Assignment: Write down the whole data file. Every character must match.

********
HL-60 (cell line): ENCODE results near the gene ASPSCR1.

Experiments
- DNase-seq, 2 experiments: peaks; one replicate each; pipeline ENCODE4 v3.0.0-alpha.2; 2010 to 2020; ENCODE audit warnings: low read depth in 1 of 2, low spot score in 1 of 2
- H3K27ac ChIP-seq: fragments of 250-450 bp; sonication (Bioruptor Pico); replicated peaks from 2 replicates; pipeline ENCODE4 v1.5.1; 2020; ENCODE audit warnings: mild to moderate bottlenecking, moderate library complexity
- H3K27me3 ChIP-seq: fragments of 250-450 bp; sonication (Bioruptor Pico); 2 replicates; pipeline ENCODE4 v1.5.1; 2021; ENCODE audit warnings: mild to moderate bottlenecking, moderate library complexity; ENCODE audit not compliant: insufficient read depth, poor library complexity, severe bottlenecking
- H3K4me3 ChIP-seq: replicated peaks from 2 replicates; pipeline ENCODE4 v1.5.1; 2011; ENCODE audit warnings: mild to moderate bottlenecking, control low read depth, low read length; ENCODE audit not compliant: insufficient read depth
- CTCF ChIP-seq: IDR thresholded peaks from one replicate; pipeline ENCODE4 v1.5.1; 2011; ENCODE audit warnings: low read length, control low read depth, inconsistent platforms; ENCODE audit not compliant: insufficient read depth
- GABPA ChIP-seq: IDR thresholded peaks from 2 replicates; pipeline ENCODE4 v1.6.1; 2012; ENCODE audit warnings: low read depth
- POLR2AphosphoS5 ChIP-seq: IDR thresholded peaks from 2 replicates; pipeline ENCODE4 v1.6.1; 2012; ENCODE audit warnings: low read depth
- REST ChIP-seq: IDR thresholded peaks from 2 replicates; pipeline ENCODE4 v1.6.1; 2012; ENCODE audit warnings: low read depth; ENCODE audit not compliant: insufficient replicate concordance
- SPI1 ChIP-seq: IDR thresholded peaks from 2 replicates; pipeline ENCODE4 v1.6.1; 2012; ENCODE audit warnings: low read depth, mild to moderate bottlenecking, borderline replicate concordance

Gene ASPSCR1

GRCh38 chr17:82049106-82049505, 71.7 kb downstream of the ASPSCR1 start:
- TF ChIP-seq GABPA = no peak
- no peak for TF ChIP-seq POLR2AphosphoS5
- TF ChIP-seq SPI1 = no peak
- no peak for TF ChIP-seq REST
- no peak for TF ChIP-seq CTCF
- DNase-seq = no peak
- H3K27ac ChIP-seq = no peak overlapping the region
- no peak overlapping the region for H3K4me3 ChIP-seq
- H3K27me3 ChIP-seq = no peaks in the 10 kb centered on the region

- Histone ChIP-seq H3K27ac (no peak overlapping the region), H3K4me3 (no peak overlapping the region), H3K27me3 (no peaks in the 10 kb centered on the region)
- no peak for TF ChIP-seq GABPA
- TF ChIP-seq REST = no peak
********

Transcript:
HL-60 (cell line): ENCODE results near the gene ASPSCR1.

Experiments
- DNase-seq, 2 experiments: peaks; one replicate each; pipeline ENCODE4 v3.0.0-alpha.2; 2010 to 2020; ENCODE audit warnings: low read depth in 1 of 2, low spot score in 1 of 2
- H3K27ac ChIP-seq: fragments of 250-450 bp; sonication (Bioruptor Pico); replicated peaks from 2 replicates; pipeline ENCODE4 v1.5.1; 2020; ENCODE audit warnings: mild to moderate bottlenecking, moderate library complexity
- H3K27me3 ChIP-seq: fragments of 250-450 bp; sonication (Bioruptor Pico); 2 replicates; pipeline ENCODE4 v1.5.1; 2021; ENCODE audit warnings: mild to moderate bottlenecking, moderate library complexity; ENCODE audit not compliant: insufficient read depth, poor library complexity, severe bottlenecking
- H3K4me3 ChIP-seq: replicated peaks from 2 replicates; pipeline ENCODE4 v1.5.1; 2011; ENCODE audit warnings: mild to moderate bottlenecking, control low read depth, low read length; ENCODE audit not compliant: insufficient read depth
- CTCF ChIP-seq: IDR thresholded peaks from one replicate; pipeline ENCODE4 v1.5.1; 2011; ENCODE audit warnings: low read length, control low read depth, inconsistent platforms; ENCODE audit not compliant: insufficient read depth
- GABPA ChIP-seq: IDR thresholded peaks from 2 replicates; pipeline ENCODE4 v1.6.1; 2012; ENCODE audit warnings: low read depth
- POLR2AphosphoS5 ChIP-seq: IDR thresholded peaks from 2 replicates; pipeline ENCODE4 v1.6.1; 2012; ENCODE audit warnings: low read depth
- REST ChIP-seq: IDR thresholded peaks from 2 replicates; pipeline ENCODE4 v1.6.1; 2012; ENCODE audit warnings: low read depth; ENCODE audit not compliant: insufficient replicate concordance
- SPI1 ChIP-seq: IDR thresholded peaks from 2 replicates; pipeline ENCODE4 v1.6.1; 2012; ENCODE audit warnings: low read depth, mild to moderate bottlenecking, borderline replicate concordance

Gene ASPSCR1

GRCh38 chr17:82049106-82049505, 71.7 kb downstream of the ASPSCR1 start:
- TF ChIP-seq GABPA = no peak
- no peak for TF ChIP-seq POLR2AphosphoS5
- TF ChIP-seq SPI1 = no peak
- no peak for TF ChIP-seq REST
- no peak for TF ChIP-seq CTCF
- DNase-seq = no peak
- H3K27ac ChIP-seq = no peak overlapping the region
- no peak overlapping the region for H3K4me3 ChIP-seq
- H3K27me3 ChIP-seq = no peaks in the 10 kb centered on the region

- Histone ChIP-seq H3K27ac (no peak overlapping the region), H3K4me3 (no peak overlapping the region), H3K27me3 (no peaks in the 10 kb centered on the region)
- no peak for TF ChIP-seq GABPA
- TF ChIP-seq REST = no peak